When you throw athletes, gym-goers, and bodybuilders in the mix, the "optimal" protein intake may be quite a bit higher than the RDA. For example, there is compelling evidence that active individuals who regularly lift weights may benefit from daily protein intake as high as 1.5 grams per pound of body weight (or 3.3 grams per kilogram of body weight) [7, 8].

While that might seem like an astronomical amount of protein to someone who follows the RDA guidelines, it's really the "norm" in fitness subculture.

Don't misconstrue the above as saying that you need that much protein daily. The vast majority of athletes and active individuals really only need between 0.7 grams of protein per pound of body weight for optimal performance, health, and muscle growth. If you want to eat a little more, that's fine.

Assuming you're an otherwise healthy individual, there is currently no strong evidence to suggest eating 1.0 – 1.5 grams of protein per pound of body weight is harmful. In some cases, it might even be beneficial for those trying to lose weight while preserving as much lean body mass as possible.

But again, protein intake is relative to your goals and specific needs. Consulting with a registered dietitian is generally wise before making big changes to your diet, especially if you have preexisting health conditions. In particular, those with kidney dysfunction or kidney disease are more susceptible to fluctuations in dietary protein intake and should always follow a healthcare professional's guidance.

High-Protein Diets vs. Eating Too Much Protein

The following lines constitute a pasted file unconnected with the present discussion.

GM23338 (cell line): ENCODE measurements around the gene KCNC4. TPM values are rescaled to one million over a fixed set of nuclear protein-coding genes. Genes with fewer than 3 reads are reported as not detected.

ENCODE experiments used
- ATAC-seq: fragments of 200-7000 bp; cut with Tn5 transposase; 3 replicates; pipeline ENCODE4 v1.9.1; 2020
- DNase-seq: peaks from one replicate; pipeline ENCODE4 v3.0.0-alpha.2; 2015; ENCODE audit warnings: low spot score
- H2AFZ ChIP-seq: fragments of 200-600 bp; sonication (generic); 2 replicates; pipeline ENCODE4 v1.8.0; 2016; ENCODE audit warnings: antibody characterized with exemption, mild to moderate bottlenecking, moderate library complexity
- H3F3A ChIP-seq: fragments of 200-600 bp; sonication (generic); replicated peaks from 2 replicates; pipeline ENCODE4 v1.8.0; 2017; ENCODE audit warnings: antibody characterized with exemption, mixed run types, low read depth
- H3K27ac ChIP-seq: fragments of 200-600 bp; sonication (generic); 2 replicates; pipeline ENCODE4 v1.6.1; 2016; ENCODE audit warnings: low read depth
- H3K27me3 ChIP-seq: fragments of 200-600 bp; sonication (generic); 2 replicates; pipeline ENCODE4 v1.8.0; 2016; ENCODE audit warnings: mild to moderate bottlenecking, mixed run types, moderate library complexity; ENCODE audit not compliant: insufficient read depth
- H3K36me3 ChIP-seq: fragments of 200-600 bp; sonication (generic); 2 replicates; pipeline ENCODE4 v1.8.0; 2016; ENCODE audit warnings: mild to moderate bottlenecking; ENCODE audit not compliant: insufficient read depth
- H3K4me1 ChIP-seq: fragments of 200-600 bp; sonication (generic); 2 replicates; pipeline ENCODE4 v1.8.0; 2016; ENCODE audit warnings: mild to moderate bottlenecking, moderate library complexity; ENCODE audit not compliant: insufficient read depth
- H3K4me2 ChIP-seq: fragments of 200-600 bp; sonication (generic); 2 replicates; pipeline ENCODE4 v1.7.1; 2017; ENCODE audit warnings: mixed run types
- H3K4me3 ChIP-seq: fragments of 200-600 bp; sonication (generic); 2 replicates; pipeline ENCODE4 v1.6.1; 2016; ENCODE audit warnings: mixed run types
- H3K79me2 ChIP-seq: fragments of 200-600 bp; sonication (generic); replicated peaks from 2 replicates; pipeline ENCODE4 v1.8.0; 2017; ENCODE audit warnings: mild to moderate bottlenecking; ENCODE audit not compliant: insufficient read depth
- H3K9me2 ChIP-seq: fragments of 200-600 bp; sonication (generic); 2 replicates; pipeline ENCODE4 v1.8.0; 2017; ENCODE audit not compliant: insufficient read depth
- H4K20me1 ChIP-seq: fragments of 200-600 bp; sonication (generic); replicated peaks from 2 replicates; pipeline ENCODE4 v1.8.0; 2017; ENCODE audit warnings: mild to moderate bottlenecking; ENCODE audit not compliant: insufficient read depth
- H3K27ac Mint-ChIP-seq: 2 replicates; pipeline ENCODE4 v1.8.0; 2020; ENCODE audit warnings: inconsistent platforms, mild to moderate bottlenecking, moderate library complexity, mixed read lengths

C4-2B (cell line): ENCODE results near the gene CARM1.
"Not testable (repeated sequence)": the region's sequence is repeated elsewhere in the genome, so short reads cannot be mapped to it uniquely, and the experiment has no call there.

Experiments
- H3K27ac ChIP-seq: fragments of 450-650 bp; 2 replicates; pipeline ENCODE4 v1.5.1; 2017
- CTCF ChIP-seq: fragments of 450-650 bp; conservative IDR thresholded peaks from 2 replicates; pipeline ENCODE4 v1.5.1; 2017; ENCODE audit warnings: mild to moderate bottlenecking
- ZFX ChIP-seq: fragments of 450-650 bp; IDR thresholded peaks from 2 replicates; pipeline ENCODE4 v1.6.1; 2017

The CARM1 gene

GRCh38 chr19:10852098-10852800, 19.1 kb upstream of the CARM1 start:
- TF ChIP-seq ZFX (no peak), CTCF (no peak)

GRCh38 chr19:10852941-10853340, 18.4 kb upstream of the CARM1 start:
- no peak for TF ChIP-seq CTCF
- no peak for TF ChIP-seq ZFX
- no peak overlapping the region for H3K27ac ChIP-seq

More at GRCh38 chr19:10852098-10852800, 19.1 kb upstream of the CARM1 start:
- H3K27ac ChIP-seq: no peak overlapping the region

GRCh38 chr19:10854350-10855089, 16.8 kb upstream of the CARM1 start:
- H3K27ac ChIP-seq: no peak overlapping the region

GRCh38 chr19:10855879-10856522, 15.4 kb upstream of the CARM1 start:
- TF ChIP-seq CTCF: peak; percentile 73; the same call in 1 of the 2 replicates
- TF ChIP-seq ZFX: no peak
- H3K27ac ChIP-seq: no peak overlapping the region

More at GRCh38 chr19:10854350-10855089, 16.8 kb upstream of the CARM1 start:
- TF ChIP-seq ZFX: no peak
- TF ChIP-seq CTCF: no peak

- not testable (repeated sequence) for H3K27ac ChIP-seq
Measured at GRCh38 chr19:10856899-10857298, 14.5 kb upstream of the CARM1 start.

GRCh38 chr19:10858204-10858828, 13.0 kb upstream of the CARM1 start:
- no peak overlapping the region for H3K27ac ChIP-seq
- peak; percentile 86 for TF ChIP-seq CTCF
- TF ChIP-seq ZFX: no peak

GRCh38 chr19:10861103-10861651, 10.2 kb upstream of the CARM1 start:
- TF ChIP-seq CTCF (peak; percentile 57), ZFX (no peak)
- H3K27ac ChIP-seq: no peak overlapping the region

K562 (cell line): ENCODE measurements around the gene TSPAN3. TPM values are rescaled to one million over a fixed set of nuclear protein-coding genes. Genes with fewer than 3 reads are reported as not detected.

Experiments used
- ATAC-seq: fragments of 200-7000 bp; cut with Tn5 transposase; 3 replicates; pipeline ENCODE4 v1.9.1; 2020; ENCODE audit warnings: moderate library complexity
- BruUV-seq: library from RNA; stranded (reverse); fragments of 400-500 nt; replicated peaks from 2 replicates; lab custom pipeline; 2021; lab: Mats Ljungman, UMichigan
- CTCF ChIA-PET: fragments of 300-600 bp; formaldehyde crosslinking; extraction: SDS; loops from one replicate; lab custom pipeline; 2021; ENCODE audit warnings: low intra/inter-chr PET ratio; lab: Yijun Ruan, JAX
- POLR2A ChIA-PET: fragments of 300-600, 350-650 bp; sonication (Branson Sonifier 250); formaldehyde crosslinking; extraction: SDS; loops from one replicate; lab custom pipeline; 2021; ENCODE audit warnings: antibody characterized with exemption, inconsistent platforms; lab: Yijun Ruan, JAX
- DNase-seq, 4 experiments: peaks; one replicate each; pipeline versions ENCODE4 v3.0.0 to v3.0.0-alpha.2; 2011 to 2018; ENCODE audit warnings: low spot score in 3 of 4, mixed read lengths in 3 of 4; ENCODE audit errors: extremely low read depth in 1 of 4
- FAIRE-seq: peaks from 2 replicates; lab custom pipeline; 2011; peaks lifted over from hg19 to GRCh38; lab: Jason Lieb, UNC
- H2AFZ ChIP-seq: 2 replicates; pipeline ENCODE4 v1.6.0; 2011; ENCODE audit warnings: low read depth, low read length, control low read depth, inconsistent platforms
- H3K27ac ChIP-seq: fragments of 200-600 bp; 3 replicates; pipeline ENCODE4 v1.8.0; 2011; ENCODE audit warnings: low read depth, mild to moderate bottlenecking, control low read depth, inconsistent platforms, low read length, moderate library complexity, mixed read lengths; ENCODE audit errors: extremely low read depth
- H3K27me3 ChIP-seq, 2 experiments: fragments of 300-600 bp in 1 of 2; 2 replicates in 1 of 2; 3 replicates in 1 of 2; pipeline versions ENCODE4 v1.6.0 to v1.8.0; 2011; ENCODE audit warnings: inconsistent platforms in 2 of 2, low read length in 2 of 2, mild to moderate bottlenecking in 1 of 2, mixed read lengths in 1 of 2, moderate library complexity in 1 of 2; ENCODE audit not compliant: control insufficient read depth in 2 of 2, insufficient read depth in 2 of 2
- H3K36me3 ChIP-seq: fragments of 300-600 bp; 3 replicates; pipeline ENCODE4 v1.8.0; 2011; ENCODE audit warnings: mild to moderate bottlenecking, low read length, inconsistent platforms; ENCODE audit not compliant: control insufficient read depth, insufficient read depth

high-protein diets

People must understand that a high-protein diet can be healthy and sustainable for certain individuals. Even in the studies mentioned earlier that showed the merits of higher protein intake, subjects were still consuming what most gym-goers would consider to be "modest" amounts of protein.

High-protein diets are not synonymous with eating too much protein. There is undoubtedly a point where excess protein becomes problematic.

If you look back at bodybuilding periodicals and magazines from the late 20th and early 21st centuries, they typically recommended absurd amounts of protein (e.g. 2+ grams per pound of body weight).

If you're eating superfluous amounts of protein daily, the long-term health risks and side effects may start to outpace the theoretical benefits. Overeating protein, particularly from red meat, can stress the kidneys over time by chronically elevating the glomerular filtration rate (GFR) [9]. In turn, this can increase the risk of kidney disease [10].

When a healthy individual consumes protein, the GFR increases in response to the rise in nitrogenous metabolites and corollary blood pH changes. The kidney's capacity to elevate GFR after consuming a protein-rich meal is known as the renal functional reserve; when the kidneys lose this capacity, chronic kidney disease is imminent. 

However, an increase in GFR is not necessarily "bad" after eating protein; it's actually a normal biological process since the kidneys are responsible for filtering metabolic waste and byproducts. It seems that the source of protein and how frequently protein is consumed are the more important factors.

For example, a few studies implicate frequent protein feeding as a probable cause of declining renal function in otherwise healthy adults [11, 12]. The notion that you need to eat protein every two to three hours or the body becomes "catabolic" is nonsensical and may actually be counterproductive for a handful of reasons.